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Medicine United States Science

US Life Expectancy May Have Peaked 1053

Posted by timothy
from the so-lose-some-weight-and-eat-some-spinach dept.
Hugh Pickens writes "Live Science reports that although life expectancy in the United States has risen to an all-time high of 77.9 years in 2007 up from 77.7 in 2006, gains in life expectancy may be pretty much over, as some groups — particularly people in rural locations are already stagnating or slipping in contrast to all other industrialized nations. Hardest hit are regions in the Deep South, along the Mississippi River, in Appalachia and also the southern part of the Midwest reaching into Texas. The culprits — largely preventable with better diet and access to medical services — are diabetes, cancers and heart disease caused by smoking, high blood pressure and obesity. What the new analysis reveals is the reality of two Americas, one on par with most of Europe and parts of Asia, and another no different than a third-world nation with the United States placing 41st on the 2008 CIA World Factbook list, behind Bosnia but still edging out Albania. 'Beginning in the early 1980s and continuing through 1999 those who were already disadvantaged did not benefit from the gains in life expectancy experienced by the advantaged, and some became even worse off,' says a report published in PLoS Medicine by a team led by Harvard's Majid Ezzati, adding that 'study results are troubling because an oft-stated aim of the US health system is the improvement of the health of "all people, and especially those at greater risk of health disparities.'"
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US Life Expectancy May Have Peaked

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  • Wait, really? (Score:0, Insightful)

    by Anonymous Coward on Thursday August 20, 2009 @01:40PM (#29136471)

    Don't get me wrong - US health in general has its problems - but just after a new report indicates that life expectancy has reached an all time high (by a significant margin) we are asking whether or not it has peaked? Premature much?

  • Slashkos (Score:1, Insightful)

    by jmorris42 (1458) * <jmorris.beau@org> on Thursday August 20, 2009 @01:40PM (#29136477)

    Ok, let me pee on everyone's parade and burn some karma.

    > those who were already disadvantaged did not benefit from the
    > gains in life expectancy experienced by the advantaged, and
    > some became even worse off

    Oh stop already with the politics. Stop with the infernal 'progressive' talking points and bringing class into everything. Simplify to this:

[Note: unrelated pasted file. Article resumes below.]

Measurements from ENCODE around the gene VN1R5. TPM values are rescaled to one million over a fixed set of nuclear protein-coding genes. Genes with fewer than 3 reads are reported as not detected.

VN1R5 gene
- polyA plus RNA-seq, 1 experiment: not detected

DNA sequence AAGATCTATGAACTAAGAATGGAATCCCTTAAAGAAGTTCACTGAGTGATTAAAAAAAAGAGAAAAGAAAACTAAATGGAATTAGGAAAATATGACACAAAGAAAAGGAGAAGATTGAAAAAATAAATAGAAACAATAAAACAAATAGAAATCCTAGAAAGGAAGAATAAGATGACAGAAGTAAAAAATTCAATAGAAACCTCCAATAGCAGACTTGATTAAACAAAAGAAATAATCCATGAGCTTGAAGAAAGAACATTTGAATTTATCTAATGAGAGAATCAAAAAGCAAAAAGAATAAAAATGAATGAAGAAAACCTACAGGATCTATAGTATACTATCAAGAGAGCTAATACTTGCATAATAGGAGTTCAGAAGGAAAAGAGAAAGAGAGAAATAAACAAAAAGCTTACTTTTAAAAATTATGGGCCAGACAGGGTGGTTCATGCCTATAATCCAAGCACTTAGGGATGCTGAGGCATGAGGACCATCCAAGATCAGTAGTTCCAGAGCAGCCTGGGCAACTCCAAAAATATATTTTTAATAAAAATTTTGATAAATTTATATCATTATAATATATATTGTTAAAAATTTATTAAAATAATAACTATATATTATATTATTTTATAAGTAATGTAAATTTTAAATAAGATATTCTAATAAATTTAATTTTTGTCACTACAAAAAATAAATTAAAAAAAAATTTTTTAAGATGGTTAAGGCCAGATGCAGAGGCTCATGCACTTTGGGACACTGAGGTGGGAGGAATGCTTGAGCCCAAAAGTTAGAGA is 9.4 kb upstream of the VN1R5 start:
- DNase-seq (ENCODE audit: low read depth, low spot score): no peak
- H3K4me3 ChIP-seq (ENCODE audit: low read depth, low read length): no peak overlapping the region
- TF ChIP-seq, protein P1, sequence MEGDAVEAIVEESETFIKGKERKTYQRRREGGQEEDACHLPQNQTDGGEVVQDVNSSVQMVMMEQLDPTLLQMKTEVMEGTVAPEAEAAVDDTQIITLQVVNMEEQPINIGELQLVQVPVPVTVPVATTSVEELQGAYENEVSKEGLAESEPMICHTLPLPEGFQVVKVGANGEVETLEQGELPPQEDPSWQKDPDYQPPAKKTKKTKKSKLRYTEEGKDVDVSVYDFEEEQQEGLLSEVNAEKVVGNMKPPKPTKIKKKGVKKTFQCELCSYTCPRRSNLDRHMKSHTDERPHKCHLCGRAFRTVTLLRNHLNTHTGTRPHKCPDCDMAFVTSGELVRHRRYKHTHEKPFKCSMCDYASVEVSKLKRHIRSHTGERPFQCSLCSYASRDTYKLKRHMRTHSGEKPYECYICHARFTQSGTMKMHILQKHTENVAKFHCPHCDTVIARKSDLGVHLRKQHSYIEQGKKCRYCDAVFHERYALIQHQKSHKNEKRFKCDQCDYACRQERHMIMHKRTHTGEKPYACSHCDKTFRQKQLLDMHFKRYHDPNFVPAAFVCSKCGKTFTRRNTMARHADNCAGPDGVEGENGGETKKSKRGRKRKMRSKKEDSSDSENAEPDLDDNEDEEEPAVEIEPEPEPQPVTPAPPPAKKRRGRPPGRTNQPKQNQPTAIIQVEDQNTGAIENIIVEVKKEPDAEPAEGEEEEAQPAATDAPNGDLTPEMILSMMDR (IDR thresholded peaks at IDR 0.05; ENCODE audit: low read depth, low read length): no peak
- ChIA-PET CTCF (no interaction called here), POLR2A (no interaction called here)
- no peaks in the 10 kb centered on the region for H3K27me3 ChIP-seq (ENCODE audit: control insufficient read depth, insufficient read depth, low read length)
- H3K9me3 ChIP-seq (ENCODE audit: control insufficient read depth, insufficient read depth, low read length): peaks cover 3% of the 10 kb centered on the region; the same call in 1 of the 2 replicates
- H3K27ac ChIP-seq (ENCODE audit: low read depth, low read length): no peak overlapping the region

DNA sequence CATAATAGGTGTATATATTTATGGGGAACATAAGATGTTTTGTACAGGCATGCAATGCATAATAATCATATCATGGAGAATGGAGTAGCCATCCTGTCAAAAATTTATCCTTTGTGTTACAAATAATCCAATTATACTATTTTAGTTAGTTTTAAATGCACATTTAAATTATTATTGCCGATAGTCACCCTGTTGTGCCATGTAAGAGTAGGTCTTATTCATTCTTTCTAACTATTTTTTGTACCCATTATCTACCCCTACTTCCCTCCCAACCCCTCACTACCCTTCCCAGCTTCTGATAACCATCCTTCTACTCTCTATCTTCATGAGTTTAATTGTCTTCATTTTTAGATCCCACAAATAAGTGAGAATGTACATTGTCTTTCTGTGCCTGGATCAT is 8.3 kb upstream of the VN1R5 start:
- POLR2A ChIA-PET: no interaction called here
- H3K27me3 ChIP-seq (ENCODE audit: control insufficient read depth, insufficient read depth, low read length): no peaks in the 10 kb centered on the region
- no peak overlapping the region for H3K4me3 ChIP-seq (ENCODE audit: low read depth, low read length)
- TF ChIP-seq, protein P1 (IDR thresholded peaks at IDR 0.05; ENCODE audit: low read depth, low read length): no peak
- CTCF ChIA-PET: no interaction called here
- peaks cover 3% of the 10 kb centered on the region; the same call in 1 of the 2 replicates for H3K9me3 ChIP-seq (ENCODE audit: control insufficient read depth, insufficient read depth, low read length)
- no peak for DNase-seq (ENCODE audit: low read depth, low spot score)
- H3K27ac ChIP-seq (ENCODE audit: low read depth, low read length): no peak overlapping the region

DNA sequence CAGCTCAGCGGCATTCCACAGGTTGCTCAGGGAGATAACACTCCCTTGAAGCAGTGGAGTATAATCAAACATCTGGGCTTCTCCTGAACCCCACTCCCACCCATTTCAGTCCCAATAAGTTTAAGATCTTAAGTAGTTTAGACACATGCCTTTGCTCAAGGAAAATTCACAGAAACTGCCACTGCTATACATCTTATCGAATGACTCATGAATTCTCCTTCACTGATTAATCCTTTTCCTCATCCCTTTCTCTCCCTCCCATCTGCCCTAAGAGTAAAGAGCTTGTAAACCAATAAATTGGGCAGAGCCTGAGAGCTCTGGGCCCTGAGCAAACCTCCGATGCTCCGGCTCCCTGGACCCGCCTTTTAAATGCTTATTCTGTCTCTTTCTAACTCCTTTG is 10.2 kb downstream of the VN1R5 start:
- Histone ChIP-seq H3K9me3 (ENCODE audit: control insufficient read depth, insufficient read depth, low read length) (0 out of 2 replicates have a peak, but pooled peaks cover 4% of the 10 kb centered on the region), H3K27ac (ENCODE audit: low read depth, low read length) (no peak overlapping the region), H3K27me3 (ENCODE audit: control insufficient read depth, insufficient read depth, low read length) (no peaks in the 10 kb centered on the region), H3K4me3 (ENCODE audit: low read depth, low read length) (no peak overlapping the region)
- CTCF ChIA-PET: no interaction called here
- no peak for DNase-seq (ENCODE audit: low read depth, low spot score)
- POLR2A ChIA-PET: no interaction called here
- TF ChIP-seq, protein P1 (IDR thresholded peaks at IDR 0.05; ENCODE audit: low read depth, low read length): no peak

"Stupid people do stupid things that cause them to die sooner." Not that there aren't stupid people everywhere, but in America we still have the
    right to be wrong to a much greater extent than the nanny states in Europe.

    And since I'm burning karma anyway lemme toss another sacred cow onto the grill. Enough with this continual blather about the 'disadvantaged/poor/etc.' if you nitwits aren't going to deal with the actual problem. To a very high degree of correlation, the 'poor' aren't living in poverty because of a lack of money. They lack money because they have make poor lifestyle decisions that RESULT in a lack of money. Things like failure to get an education (or worse reject the value of knowledge entirely), become a single parent, waste money on substance abuse or Xbox... but I repeat myself.

    Normally I wouldn't flame so hard but this entire article so reeks of slashkos politics I just couldn't hold back. Enough with the thinly disguised political stories outside the politics topic. Raise your hand if you actually think this was 'news for nerds' and not the DNC talking points being put into action.

    I mean, seriously, take this bit:

    > ..because an oft-stated aim of the US health system is the improvement
    > of the health of "all people, and especially those at greater risk of
    > health disparities.

    WTF? I thought that was what the current argument was about, whether we were going to HAVE a single "US health system" or not. We currently don't
    have a single system so how does this asshat ascribe policies to the current industry? The 'aim' of most of the people in the current semi
    free market system is the same as any business. Balance customer (patient) service against earning a living.

  • USA! USA! USA! (Score:3, Insightful)

    by SoupGuru (723634) on Thursday August 20, 2009 @01:41PM (#29136507)

    Just remember, the USA is better at everything. Why? Because!

    Don't ever question that or you'll be a traitor. Why try to change what is already perfect?

  • what? (Score:5, Insightful)

    by Lord Ender (156273) on Thursday August 20, 2009 @01:41PM (#29136511) Homepage

    an oft-stated aim of the US health system is the improvement of the health of "all people, and especially those at greater risk of health disparities."